The more things change, the more things stay the same
I’ll admit it. I expected to find little of real value in this movie. Pleasantly, that was not the case. Yes, Noah is often reminiscent of a bad-ass action hero. Yes, the environmental message is heavy-handed. But I found much to celebrate in Darren Aronofsky’s creative gap-filling, including the environmental message. I appreciate the addition of the voices and images of the people who were condemned to death by drowning, an aspect disturbingly absent from the Genesis account. I appreciate that Aronofsky provides a reason for Noah’s post-flood drunkenness, which he interprets as an attempt to escape the brutality of his experience and his alienation from his family.
I was especially pleased to see more fully-developed female figures in the story, Noah’s wife Naameh and Ila, their adopted daughter. Naameh resists Noah’s decision to end humankind; she saw the potential of love in human beings. She was not passive in the face of what seems like Noah’s divergence into extremity and possible madness. She has a different interpretation of the potential of human love and refuses to abdicate that interpretation, even though her husband was the one with the direct connection to God. I enjoyed the freedoms Aronofsky took with the text, the way he adapted an ancient text and made it speak to issues of moral and ethical decision-making today. So, despite some relatively minor gripes, I had an enjoyable viewing experience and found myself thinking about conversations that might happen with my students about this film as a retelling of a biblical narrative.
And then came the scene at the end with the blessings of the twin babies with the snake skin. I held my breath. Could it be that Aronofsky would put a blessing of daughters in the mouth of Noah? Could it be that daughters would be the ones to carry the new light of human kindness into the new creation? Daughters!? I thought to myself, “It fits! He has taken so many liberties with the text, filled so many holes in a way that causes us to imagine what a new creation might be, what hope for humanity might involve. He is going to empower young women to be the leaders, the kind, compassionate, resilient, strong, humane leaders of the new creation, just as Naameh is! He is going to do it!”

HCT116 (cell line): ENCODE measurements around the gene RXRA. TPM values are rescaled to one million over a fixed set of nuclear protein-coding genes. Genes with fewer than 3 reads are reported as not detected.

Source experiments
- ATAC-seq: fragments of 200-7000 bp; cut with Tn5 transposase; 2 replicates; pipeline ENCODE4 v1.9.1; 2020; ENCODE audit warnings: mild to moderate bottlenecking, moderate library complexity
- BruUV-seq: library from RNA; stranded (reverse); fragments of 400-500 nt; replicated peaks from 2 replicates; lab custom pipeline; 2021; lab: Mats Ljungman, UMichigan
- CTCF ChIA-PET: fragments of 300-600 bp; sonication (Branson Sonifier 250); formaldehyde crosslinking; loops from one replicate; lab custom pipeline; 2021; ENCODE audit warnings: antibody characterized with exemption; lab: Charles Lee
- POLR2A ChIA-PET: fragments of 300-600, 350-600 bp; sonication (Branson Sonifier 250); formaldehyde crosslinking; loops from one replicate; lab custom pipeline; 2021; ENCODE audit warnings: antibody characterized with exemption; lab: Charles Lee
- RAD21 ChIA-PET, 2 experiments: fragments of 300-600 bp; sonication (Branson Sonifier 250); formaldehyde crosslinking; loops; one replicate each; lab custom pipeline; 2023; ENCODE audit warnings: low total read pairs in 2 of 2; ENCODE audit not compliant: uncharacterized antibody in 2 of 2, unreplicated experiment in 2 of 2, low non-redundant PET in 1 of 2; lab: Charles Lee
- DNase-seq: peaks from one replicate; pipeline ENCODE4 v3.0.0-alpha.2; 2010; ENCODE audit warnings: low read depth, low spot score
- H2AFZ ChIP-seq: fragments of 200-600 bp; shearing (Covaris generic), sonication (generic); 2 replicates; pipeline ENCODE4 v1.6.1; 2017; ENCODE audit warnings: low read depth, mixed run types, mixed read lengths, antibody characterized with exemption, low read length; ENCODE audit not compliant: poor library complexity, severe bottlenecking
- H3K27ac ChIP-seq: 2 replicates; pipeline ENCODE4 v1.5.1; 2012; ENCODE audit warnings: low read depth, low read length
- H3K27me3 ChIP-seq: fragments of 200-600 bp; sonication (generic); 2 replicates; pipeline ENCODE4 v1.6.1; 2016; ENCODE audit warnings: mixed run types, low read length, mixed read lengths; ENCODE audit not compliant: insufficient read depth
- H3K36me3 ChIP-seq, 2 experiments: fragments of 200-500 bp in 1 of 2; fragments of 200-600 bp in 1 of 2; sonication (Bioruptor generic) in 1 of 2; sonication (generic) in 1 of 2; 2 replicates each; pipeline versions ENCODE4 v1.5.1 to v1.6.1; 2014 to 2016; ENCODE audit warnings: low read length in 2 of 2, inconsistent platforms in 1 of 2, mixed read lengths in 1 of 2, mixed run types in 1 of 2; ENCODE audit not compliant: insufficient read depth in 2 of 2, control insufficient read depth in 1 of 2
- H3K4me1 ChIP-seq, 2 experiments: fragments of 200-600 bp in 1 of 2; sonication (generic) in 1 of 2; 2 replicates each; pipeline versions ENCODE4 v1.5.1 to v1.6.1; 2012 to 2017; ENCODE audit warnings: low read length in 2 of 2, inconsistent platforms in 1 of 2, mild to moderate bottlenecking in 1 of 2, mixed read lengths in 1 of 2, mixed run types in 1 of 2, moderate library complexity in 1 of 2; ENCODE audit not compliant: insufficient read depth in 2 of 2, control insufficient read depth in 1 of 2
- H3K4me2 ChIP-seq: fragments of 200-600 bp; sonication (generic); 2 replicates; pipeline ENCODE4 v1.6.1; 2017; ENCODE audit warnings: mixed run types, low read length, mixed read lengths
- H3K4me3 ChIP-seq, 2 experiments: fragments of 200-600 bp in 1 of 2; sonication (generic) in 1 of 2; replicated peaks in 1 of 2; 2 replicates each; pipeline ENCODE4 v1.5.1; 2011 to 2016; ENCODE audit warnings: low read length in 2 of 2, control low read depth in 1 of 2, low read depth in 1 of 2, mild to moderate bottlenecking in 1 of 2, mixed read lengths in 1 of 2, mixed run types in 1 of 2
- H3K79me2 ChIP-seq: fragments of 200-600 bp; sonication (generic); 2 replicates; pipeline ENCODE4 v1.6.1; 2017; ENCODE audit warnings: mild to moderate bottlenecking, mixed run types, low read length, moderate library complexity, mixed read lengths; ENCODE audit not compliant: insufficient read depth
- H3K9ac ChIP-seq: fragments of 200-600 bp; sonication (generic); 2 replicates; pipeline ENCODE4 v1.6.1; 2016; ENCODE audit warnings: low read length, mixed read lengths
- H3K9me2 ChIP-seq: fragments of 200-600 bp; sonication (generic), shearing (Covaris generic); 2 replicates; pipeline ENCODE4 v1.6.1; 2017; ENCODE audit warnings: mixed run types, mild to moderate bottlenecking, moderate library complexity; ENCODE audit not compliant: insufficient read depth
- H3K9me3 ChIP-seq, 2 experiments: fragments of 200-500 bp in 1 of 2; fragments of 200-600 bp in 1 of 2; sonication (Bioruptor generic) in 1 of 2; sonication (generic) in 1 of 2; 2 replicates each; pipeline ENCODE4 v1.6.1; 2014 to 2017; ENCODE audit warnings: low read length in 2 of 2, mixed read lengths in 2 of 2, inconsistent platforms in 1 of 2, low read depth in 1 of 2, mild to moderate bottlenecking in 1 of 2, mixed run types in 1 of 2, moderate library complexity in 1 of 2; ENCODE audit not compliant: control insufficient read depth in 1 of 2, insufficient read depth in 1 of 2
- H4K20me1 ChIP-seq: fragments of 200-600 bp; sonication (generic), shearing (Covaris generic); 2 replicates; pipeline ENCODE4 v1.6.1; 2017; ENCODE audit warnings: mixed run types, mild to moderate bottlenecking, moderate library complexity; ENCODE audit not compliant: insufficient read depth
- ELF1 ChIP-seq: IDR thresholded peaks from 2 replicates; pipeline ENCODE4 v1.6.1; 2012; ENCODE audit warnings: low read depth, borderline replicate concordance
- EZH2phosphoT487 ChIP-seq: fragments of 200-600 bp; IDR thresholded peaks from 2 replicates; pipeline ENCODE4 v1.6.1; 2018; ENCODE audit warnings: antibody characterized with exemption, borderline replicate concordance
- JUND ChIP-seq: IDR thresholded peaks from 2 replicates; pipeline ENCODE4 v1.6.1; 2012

Yes, indeed, it came to pass. Noah blessed the daughters. But the blessing was far from what I had hoped: “Be fruitful and multiply and replenish the earth.” My hopes fell flat. Why must the blessing of daughters be about reproduction? Of all the words of blessing we might offer to a new generation that is saved by the birth of female babies, why must it be about procreation? I grant that Aronofsky has a positive estimation of the role of parenting in the redemption of creation, a theme that is abundantly clear in the film. But the blessing to the daughters was not about their importance as mothers. It was about procreation. Have children. Have a lot of children. This affirmation of traditional roles for women is especially disappointing in a film that is so aesthetically and interpretively creative, so excellent at noticing the gaps in the text, the places in the narrative that deserve our attention and careful interpretation. I applaud the creativity that Aronofsky employed in this film. I only wish he had not abandoned that creativity in the final moments. I wish he had said something new, something suggestive, something thought-provoking to all of us about the role of young girls, that they carry the light of the new generation, that their value is not solely in their ability to have children, that they can be wise, resilient, capable leaders of a humane, just, and kind society. Now that would be a blessing.